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There is an ''absolute confrontation between the developers and planners'' regarding the Pak'n Save and Mitre 10 Mega projects for the Frankton Flats, Justice John Fogarty said yesterday, and he must decide whether the granting of consent for both proposals was justified.
During the High Court hearing held at the Queenstown District Court yesterday, Justice Fogarty heard the opening submissions for Queenstown Central Ltd, which includeda history of Frankton's zoning.
Queenstown Central's counsel, James Gardner-Hopkins, argued the Environment Court proceeded ''early on'' as if Queenstown Central - owner of adjoining land - was a trade competitor of Shotover Park Ltd, which owns the land where the Pak'n Save.and Mitre 10 developments are planned.
As well as that wrongful assumption, it was also erroneous of the court to grant consent ahead of the Plan Change 19 decision, Mr Gardner-Hopkins said.
Justice Fogarty acknowledged he must also decide whether the Environment Court was wrong to essentially allow ''developers to proceed ahead of the planners'' before the resolution of the plan change, which seeks to change the zoning of the Frankton Flats.
Consent for the proposals was granted last July and August, following an Environment Court hearing in May.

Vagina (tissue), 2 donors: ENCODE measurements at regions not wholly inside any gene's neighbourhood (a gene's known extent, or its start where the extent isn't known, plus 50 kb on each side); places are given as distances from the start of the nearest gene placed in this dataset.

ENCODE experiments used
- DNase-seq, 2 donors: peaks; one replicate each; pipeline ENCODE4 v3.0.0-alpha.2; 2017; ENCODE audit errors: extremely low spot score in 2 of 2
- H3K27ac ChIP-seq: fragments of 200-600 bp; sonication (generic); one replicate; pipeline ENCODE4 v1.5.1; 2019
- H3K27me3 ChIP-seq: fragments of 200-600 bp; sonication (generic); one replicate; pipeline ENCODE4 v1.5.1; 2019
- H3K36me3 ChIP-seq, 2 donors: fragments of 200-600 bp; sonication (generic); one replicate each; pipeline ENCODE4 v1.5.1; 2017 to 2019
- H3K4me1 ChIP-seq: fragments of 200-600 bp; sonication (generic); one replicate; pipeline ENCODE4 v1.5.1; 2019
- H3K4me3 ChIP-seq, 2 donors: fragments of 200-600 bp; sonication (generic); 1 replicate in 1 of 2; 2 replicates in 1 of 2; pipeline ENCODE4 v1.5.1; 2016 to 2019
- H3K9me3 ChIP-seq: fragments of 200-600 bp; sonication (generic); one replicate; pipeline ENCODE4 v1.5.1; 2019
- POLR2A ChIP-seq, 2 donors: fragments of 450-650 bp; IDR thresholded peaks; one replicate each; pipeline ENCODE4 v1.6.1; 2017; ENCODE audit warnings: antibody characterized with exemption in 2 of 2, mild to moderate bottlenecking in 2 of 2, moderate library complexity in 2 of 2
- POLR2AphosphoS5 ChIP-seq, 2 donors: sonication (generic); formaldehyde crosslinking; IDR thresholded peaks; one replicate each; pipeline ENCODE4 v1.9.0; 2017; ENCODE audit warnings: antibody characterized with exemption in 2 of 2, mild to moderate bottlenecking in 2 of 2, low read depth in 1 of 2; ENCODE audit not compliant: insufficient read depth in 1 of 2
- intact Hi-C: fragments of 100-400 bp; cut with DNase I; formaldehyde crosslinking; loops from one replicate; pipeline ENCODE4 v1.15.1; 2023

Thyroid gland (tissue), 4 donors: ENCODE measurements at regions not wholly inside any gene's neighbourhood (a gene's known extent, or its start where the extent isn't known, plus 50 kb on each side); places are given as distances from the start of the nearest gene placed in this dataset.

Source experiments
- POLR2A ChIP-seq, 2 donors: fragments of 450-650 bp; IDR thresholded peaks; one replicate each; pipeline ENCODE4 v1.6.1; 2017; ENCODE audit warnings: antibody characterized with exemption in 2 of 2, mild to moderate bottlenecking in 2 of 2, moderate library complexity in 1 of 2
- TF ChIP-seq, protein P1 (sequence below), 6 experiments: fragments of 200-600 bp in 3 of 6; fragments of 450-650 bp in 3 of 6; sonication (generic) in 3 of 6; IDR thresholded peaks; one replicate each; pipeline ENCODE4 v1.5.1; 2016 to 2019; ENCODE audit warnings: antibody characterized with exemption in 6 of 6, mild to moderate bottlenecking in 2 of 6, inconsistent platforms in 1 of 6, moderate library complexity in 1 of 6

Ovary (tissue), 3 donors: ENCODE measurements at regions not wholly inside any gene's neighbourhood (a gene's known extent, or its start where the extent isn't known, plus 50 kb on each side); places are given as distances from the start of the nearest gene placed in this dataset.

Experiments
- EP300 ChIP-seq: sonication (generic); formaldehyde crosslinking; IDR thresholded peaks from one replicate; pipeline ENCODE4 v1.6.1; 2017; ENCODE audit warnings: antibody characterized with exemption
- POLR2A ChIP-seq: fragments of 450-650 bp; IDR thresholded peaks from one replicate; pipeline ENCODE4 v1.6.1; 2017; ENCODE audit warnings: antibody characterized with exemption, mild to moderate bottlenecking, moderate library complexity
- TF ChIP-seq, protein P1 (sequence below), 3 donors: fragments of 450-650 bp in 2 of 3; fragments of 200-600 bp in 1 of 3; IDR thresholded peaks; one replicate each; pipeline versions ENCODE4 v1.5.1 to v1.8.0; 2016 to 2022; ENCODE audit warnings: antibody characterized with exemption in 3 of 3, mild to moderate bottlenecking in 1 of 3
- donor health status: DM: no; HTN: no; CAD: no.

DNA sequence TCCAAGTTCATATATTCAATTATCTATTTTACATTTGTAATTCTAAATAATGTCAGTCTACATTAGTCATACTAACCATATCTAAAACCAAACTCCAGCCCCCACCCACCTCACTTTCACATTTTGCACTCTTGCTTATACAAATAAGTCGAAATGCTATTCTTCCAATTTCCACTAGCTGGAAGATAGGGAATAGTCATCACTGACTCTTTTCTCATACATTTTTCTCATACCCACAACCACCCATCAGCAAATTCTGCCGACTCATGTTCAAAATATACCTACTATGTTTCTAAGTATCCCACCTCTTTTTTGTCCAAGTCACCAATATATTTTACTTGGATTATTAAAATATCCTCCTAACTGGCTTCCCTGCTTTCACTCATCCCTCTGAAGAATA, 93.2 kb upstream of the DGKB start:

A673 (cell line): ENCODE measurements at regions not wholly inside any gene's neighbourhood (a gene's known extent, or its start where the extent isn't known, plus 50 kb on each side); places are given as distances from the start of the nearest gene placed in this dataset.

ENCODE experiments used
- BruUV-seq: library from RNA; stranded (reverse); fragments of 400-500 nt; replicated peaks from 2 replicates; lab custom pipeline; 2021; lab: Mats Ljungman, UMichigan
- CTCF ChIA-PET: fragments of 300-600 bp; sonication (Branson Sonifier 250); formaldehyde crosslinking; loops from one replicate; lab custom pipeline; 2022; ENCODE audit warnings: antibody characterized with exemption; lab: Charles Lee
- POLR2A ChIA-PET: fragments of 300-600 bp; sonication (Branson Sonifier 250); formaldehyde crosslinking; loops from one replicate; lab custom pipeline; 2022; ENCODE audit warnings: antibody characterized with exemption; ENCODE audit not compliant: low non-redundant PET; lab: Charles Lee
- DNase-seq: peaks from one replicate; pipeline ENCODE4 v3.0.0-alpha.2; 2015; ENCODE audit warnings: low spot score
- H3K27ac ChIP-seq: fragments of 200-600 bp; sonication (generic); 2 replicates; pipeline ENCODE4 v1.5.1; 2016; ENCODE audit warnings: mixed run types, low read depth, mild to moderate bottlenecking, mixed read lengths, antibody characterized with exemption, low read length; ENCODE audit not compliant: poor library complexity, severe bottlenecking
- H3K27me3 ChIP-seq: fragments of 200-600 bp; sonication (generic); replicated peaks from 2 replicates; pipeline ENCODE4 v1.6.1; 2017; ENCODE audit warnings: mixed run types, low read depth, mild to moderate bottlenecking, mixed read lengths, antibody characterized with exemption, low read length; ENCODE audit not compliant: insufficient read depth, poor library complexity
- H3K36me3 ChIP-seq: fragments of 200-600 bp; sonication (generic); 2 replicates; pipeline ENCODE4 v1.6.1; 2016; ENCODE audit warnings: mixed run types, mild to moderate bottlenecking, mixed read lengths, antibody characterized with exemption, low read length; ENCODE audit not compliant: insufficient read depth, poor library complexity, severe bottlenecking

The Mitre 10 Mega consent is being appealed by Queenstown Lakes District Council and both consents are being appealed by Queenstown Central Ltd.
Mr Gardner-Hopkins said the assumption Queenstown Central was a trade competitor of Shotover Park Ltd stemmed from a connection between his client and Queenstown Gateway Ltd.
The two were not sister companies and Queenstown Gateway did not have any shares in Queenstown Central. They only shared the same property manager, Redwood, Mr Gardner-Hopkins said.
Queenstown Gateway is proposing a shopping complex including a Countdown supermarket and it was perceived that Queenstown Central was arguing against the Pak'n Save development because of Queenstown Gateway's proposal.
Mr Gardner-Hopkins said Queenstown Central could stand to benefit from having two ''supermarket anchors'' on either side of its land.
''QCL is not in the market for a supermarket, so how can it be a trade competitor?'' Mr Gardner-Hopkins asked. Queenstown Central was ''not intending to sell or lease their land for a supermarket''.
The hearing continues today and could run for the rest of this week.